For from him and through him and for him are all things.—Romans 11:36

Would you like to cultivate a greater sense of gratitude? George Herbert, a seventeenth-century British poet, encourages readers toward that goal in his poem “Gratefulness”: “Thou that hast given so much to me, give one thing more: a grateful heart.”

Herbert recognized the only thing he needed in order to be thankful was simply an awareness of the blessings God had already given him.

The Bible declares Christ Jesus as the source of all blessing in Romans 11:36, “For from him and through him and for him are all things.” “All things” encompasses both the extravagant and the mundane, everyday gifts in our lives. Everything we receive in life comes directly from our heavenly Father (James 1:17), and He willingly gives us those gifts out of His love for us.

To expand my awareness of God’s blessings in my life, I am learning to cultivate a heart that acknowledges the source of all the joys I experience each day, but especially the ones I often take for granted. Today those included a crisp morning to run, the anticipation of an evening with friends, a stocked pantry so I could make French toast with my daughters, the beauty of the world outside my window, and the aroma of freshly brewed coffee.

What is the “so much” that God has already given to you? Opening our eyes to those blessings will help us to develop grateful hearts. —Lisa Samra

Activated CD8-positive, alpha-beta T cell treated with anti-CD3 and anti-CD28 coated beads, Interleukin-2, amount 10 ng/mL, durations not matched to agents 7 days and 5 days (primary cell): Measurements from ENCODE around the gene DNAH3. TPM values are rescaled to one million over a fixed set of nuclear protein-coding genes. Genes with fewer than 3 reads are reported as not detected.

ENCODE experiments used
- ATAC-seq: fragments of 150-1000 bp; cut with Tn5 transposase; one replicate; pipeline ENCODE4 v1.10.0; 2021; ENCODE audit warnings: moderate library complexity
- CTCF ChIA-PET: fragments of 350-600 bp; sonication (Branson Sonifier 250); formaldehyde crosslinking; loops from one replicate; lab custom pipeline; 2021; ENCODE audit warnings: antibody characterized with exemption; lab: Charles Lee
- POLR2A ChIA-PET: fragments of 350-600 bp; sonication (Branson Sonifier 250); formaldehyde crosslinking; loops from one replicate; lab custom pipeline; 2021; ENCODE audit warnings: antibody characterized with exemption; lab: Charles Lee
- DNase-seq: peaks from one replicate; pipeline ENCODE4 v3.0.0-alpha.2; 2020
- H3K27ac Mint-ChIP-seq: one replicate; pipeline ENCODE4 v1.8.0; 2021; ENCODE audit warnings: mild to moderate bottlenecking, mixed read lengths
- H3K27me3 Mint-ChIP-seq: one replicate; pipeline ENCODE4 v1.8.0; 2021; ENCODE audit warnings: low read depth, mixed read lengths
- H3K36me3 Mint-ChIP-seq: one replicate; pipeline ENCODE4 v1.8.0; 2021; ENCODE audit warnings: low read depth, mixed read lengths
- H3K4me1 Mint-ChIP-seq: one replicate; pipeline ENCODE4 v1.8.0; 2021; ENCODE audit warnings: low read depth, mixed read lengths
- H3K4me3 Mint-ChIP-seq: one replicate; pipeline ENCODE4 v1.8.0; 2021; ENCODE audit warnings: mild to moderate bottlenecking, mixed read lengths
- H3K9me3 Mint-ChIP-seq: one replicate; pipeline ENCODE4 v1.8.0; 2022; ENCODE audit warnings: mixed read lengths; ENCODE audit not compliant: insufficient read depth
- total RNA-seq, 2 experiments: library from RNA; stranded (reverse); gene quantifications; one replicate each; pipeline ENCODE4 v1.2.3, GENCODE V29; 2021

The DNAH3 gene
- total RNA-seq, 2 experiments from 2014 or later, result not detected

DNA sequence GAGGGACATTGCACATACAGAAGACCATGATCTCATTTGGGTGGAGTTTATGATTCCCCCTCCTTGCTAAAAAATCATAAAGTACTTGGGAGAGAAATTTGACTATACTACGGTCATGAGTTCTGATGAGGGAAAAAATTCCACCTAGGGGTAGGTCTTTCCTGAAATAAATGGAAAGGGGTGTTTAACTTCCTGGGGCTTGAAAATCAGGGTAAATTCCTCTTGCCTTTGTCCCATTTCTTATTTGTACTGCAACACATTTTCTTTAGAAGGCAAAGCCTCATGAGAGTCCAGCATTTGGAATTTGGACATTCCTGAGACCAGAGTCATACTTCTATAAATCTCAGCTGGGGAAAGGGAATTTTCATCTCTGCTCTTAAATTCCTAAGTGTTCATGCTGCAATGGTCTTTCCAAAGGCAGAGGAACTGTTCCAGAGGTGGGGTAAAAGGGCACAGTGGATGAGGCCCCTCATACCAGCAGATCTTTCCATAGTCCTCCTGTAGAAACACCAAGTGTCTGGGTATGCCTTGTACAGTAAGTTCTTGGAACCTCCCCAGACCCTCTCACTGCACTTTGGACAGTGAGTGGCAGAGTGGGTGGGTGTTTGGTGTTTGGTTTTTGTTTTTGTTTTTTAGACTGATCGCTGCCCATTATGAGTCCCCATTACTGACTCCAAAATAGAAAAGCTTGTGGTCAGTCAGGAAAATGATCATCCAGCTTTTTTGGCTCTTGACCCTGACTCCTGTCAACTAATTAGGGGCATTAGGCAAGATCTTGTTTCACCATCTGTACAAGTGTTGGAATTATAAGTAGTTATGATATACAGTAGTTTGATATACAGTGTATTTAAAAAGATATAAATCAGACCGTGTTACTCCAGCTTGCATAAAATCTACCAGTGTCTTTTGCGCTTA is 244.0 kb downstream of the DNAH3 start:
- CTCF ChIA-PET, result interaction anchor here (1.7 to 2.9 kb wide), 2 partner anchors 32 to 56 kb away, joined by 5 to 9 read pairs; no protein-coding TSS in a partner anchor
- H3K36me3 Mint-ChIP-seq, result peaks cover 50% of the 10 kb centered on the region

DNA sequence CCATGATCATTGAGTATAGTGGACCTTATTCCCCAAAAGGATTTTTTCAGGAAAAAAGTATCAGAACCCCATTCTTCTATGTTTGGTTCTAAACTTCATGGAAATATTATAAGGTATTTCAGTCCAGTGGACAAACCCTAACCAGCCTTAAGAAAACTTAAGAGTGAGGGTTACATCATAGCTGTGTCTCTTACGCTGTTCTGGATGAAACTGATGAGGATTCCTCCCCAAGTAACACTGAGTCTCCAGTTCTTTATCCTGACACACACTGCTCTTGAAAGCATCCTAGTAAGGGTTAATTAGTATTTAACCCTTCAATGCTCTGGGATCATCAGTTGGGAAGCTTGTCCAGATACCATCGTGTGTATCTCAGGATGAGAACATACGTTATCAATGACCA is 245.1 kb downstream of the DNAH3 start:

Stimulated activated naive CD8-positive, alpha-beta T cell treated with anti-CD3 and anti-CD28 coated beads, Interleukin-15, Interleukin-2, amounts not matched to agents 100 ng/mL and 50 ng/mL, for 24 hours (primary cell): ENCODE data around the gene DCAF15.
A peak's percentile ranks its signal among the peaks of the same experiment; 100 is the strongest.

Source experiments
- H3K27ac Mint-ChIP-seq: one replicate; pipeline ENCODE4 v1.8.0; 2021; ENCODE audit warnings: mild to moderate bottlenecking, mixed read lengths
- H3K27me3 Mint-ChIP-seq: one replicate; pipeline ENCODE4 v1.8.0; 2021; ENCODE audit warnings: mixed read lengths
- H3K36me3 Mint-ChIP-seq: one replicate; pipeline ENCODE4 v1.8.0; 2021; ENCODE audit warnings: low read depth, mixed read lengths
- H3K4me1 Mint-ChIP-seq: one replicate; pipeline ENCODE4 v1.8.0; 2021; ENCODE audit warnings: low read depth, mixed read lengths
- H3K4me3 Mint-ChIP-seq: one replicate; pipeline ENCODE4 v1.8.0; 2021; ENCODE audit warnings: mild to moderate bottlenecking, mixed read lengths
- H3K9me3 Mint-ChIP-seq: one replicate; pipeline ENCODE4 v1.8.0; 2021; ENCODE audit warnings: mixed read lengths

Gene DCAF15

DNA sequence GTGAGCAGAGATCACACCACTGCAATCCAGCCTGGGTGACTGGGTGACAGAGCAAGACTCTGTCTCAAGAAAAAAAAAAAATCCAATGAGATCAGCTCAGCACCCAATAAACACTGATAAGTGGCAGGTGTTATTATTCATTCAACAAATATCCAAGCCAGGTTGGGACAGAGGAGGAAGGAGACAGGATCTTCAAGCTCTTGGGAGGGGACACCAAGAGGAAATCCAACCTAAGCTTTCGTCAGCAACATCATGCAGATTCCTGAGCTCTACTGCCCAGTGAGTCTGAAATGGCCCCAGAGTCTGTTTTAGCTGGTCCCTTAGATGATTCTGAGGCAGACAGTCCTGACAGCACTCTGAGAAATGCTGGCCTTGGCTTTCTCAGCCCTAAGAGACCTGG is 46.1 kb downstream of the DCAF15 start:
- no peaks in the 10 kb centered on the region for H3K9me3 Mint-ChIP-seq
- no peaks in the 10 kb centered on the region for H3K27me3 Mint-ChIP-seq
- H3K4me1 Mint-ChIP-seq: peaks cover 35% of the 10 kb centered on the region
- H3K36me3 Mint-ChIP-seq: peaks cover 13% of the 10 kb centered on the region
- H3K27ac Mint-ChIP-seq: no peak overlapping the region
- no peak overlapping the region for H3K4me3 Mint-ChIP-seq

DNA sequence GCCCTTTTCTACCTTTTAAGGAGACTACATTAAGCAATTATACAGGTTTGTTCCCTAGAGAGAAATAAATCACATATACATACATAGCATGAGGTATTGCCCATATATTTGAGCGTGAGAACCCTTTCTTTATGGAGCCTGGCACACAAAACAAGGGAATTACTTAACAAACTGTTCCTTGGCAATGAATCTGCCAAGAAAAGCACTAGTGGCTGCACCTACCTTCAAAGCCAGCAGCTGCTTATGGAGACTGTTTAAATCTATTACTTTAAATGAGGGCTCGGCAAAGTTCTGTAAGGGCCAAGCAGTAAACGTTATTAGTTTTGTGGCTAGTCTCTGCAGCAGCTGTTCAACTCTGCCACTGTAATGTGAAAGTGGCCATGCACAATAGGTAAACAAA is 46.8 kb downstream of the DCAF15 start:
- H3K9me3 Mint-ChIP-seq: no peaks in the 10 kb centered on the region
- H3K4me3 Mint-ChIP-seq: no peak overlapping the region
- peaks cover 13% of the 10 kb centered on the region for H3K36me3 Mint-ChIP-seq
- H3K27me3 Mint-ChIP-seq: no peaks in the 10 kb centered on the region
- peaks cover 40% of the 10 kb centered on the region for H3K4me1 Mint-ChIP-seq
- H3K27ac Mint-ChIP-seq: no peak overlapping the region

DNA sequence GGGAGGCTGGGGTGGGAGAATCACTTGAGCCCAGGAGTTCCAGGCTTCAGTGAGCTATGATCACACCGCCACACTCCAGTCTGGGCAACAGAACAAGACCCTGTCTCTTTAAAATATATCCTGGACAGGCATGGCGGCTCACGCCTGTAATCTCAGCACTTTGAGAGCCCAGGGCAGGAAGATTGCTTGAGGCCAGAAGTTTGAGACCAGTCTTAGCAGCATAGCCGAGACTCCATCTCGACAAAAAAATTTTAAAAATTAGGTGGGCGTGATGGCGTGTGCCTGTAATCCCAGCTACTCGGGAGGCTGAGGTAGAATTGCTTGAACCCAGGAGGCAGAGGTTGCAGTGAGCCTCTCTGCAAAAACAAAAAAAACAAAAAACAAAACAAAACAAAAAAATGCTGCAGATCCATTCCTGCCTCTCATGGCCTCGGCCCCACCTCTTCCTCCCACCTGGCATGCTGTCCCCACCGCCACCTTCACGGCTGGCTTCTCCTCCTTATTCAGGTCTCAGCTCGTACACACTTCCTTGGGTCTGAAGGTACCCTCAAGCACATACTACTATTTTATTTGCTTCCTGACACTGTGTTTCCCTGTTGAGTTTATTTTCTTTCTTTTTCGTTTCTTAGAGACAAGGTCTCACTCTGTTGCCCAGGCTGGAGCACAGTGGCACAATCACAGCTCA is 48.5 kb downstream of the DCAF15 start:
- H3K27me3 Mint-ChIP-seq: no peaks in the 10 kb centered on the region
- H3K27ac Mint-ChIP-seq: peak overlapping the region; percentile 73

Take a few minutes to thank God for what comes to your mind right now. Try to do that throughout the day as well.

When you think of all that’s good, thank God.Welcome to Lisa Samra! Meet all our authors at odb.org/all-authors.

INSIGHT: Do you tend to think of yourself as more or less thankful than other people? Consider how the apostle Paul used that question to set a love-trap for some of his readers. Early in his letter to the Romans he describes those who have no interest in worshiping or giving thanks to their Creator (Romans 1:21). For the rest of chapter he describes the unraveling lives of those who refuse to acknowledge the goodness of their God.

Then it happens. Paul anticipates that someone has taken the bait. With no warning he asks his readers whether they really think they are any different than the unthankful sinners he has been condemning (2:1). Paul then spends much of the rest of his letter giving his readers reasons to give thanks to God for revealing in Christ the greatest good news the world has ever heard. Just before erupting in his great expression of worshipful praise to God (11:33-36), Paul concludes, “For God has bound everyone over to disobedience so that he may have mercy on them all” (v. 32).

In the smallest kindness, a thankful heart can sense the greatness of our God. Mart DeHaan



Ravi Zacharias Ministry – The Soul of the City


In the early 80s, an image campaign began in the city of Atlanta with the hopes of encouraging Atlantans to see their city with pride and hope—despite some of its darker plaguing issues of race relations, violence, poverty, and unemployment. The jingle was endearing, if cheesy, chirping birds in the background and all:

There’s a feeling in the air, that you can’t get anywhere… except in Georgia. I taste a thousand yesterdays and I still love the magic ways of Atlanta.